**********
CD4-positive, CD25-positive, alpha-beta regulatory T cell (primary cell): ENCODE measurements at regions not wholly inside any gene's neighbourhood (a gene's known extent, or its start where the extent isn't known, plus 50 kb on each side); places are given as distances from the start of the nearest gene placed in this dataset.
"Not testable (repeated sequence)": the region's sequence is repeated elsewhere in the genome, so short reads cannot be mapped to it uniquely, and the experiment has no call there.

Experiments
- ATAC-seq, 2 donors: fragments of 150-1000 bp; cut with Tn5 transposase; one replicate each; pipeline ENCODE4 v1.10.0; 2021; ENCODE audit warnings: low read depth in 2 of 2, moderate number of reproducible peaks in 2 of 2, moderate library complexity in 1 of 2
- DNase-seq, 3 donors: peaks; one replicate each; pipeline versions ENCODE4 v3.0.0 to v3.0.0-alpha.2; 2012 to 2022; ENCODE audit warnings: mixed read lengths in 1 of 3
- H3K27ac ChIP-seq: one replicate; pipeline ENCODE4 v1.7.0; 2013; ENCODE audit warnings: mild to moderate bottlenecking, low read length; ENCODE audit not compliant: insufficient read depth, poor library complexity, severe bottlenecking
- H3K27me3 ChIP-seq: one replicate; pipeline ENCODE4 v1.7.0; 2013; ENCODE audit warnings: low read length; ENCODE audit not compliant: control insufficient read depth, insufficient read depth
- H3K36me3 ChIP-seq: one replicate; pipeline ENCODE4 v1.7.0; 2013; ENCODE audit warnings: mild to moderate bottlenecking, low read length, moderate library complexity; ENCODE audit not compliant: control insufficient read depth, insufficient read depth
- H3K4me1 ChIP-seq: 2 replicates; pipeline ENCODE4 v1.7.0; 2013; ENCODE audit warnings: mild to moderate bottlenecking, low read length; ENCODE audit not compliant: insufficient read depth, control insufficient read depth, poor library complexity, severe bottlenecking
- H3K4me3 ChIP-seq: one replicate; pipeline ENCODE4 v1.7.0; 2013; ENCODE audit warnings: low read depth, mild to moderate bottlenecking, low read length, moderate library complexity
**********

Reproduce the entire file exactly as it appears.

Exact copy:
CD4-positive, CD25-positive, alpha-beta regulatory T cell (primary cell): ENCODE measurements at regions not wholly inside any gene's neighbourhood (a gene's known extent, or its start where the extent isn't known, plus 50 kb on each side); places are given as distances from the start of the nearest gene placed in this dataset.
"Not testable (repeated sequence)": the region's sequence is repeated elsewhere in the genome, so short reads cannot be mapped to it uniquely, and the experiment has no call there.

Experiments
- ATAC-seq, 2 donors: fragments of 150-1000 bp; cut with Tn5 transposase; one replicate each; pipeline ENCODE4 v1.10.0; 2021; ENCODE audit warnings: low read depth in 2 of 2, moderate number of reproducible peaks in 2 of 2, moderate library complexity in 1 of 2
- DNase-seq, 3 donors: peaks; one replicate each; pipeline versions ENCODE4 v3.0.0 to v3.0.0-alpha.2; 2012 to 2022; ENCODE audit warnings: mixed read lengths in 1 of 3
- H3K27ac ChIP-seq: one replicate; pipeline ENCODE4 v1.7.0; 2013; ENCODE audit warnings: mild to moderate bottlenecking, low read length; ENCODE audit not compliant: insufficient read depth, poor library complexity, severe bottlenecking
- H3K27me3 ChIP-seq: one replicate; pipeline ENCODE4 v1.7.0; 2013; ENCODE audit warnings: low read length; ENCODE audit not compliant: control insufficient read depth, insufficient read depth
- H3K36me3 ChIP-seq: one replicate; pipeline ENCODE4 v1.7.0; 2013; ENCODE audit warnings: mild to moderate bottlenecking, low read length, moderate library complexity; ENCODE audit not compliant: control insufficient read depth, insufficient read depth
- H3K4me1 ChIP-seq: 2 replicates; pipeline ENCODE4 v1.7.0; 2013; ENCODE audit warnings: mild to moderate bottlenecking, low read length; ENCODE audit not compliant: insufficient read depth, control insufficient read depth, poor library complexity, severe bottlenecking
- H3K4me3 ChIP-seq: one replicate; pipeline ENCODE4 v1.7.0; 2013; ENCODE audit warnings: low read depth, mild to moderate bottlenecking, low read length, moderate library complexity